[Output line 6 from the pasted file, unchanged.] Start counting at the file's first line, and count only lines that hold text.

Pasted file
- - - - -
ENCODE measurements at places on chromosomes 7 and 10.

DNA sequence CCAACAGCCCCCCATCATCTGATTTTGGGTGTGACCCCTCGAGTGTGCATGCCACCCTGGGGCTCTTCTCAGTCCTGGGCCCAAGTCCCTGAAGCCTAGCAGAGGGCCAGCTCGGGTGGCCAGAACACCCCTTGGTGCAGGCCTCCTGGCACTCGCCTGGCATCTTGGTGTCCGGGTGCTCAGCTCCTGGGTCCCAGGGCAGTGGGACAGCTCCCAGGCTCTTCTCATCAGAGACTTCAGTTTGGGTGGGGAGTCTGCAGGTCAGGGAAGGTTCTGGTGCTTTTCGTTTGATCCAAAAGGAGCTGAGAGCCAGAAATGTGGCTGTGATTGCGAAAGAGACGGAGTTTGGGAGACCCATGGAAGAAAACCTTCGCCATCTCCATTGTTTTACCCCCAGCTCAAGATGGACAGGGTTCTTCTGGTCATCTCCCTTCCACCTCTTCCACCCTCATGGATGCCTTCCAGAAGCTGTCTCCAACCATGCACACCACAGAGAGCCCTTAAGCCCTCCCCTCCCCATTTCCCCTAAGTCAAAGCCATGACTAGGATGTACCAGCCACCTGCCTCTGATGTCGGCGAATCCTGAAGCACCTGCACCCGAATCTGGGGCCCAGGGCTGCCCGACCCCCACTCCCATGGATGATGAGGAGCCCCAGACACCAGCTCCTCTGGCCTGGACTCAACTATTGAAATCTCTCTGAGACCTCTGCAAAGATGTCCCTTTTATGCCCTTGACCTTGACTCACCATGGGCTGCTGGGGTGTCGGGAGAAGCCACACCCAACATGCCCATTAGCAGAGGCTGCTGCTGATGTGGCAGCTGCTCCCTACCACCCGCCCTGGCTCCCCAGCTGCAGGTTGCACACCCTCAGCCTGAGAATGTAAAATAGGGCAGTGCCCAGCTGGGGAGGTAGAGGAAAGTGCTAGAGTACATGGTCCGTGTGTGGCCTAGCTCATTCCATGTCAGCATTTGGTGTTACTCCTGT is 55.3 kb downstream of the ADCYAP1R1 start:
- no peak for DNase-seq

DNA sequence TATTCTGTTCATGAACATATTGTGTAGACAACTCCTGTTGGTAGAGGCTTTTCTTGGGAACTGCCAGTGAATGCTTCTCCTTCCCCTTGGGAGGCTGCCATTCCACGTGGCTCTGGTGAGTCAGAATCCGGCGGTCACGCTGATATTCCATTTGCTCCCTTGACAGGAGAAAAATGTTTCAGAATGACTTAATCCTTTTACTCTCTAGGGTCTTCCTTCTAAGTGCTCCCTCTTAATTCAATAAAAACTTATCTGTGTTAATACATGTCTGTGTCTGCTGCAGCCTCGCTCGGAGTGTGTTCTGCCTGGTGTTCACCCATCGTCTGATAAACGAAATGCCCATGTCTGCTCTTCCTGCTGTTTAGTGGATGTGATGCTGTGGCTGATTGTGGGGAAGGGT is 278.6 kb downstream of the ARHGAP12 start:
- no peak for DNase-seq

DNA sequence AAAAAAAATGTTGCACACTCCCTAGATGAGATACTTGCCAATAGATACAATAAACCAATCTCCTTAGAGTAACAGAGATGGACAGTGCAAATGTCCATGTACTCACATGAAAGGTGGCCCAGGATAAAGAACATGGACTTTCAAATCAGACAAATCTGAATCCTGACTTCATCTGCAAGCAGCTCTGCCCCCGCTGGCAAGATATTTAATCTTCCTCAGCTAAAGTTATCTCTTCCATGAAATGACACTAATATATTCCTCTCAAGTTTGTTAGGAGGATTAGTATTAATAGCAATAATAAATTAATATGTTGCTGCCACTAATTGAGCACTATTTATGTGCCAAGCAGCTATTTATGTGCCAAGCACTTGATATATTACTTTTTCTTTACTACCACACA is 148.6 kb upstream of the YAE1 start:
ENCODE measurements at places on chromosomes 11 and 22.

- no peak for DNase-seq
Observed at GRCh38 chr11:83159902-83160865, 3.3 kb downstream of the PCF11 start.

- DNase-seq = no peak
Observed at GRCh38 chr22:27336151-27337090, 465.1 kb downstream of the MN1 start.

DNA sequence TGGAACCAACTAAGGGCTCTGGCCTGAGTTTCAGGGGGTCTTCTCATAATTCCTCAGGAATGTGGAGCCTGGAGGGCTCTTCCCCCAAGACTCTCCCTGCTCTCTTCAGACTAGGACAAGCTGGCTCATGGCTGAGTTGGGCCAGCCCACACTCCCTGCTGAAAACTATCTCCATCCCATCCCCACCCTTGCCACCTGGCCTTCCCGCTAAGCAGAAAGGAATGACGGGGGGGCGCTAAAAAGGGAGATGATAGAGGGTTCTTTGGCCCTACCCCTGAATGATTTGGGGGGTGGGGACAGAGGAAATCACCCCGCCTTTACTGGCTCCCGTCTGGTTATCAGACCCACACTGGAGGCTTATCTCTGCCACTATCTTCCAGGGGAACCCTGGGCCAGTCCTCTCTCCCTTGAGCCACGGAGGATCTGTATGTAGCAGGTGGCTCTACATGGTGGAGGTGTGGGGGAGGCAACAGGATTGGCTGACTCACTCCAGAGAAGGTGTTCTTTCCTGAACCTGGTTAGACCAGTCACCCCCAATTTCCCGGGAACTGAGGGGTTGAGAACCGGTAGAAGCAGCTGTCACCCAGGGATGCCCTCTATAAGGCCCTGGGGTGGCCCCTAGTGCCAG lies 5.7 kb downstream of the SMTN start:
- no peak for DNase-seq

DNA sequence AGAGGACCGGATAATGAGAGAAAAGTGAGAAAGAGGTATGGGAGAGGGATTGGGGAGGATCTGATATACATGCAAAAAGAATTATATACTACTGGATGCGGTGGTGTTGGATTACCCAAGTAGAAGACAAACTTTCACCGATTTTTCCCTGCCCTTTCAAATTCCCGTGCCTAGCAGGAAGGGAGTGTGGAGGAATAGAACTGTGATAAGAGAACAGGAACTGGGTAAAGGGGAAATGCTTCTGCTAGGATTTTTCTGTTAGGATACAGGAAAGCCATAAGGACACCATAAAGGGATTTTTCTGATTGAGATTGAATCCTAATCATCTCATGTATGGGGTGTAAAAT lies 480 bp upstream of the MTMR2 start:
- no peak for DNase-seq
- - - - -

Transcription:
DNA sequence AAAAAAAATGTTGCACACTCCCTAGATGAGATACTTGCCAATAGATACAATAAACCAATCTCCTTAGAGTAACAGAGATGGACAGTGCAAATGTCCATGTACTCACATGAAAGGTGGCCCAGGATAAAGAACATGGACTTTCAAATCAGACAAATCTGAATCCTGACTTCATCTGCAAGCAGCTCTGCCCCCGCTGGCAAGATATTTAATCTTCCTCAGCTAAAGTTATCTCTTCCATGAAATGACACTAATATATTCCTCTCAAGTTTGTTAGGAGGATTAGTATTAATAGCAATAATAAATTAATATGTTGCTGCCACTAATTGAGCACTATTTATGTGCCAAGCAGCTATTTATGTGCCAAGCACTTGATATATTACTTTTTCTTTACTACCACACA is 148.6 kb upstream of the YAE1 start: